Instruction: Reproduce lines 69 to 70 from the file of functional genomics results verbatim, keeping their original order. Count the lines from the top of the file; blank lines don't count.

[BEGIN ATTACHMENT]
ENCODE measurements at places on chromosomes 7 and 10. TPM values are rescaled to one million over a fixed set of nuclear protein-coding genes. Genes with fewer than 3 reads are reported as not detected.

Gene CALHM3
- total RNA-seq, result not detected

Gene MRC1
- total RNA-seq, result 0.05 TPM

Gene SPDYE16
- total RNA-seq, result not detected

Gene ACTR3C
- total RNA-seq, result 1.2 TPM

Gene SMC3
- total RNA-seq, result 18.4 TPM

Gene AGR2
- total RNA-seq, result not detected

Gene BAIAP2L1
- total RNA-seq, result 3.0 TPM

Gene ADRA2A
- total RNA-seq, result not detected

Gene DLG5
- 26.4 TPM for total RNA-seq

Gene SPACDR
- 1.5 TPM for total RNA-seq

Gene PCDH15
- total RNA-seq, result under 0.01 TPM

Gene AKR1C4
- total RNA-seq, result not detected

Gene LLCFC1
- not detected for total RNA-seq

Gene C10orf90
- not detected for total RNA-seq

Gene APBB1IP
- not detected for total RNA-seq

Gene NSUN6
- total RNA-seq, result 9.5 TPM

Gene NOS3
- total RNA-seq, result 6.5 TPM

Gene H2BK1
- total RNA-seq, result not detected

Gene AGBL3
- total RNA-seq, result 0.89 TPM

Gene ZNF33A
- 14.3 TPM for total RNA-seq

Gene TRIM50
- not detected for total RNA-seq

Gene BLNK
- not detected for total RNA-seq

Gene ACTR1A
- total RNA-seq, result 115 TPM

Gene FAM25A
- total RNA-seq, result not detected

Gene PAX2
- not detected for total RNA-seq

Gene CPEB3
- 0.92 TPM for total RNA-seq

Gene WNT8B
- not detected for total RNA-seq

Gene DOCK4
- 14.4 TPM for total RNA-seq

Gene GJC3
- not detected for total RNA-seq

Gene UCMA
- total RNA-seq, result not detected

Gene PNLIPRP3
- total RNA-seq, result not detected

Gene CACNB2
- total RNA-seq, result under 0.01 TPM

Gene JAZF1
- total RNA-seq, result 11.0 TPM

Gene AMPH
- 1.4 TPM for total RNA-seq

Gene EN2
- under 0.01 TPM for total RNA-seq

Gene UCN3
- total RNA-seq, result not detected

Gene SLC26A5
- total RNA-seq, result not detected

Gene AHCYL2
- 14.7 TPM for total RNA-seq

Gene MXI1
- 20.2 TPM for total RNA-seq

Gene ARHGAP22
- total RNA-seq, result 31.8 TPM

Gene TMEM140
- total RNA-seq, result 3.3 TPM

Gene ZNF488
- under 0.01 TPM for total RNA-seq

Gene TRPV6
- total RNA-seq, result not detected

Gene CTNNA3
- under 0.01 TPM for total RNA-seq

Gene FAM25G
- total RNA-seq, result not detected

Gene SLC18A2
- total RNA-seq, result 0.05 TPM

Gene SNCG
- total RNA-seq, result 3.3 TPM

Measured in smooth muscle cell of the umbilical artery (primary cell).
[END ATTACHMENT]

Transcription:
- 1.4 TPM for total RNA-seq

Gene EN2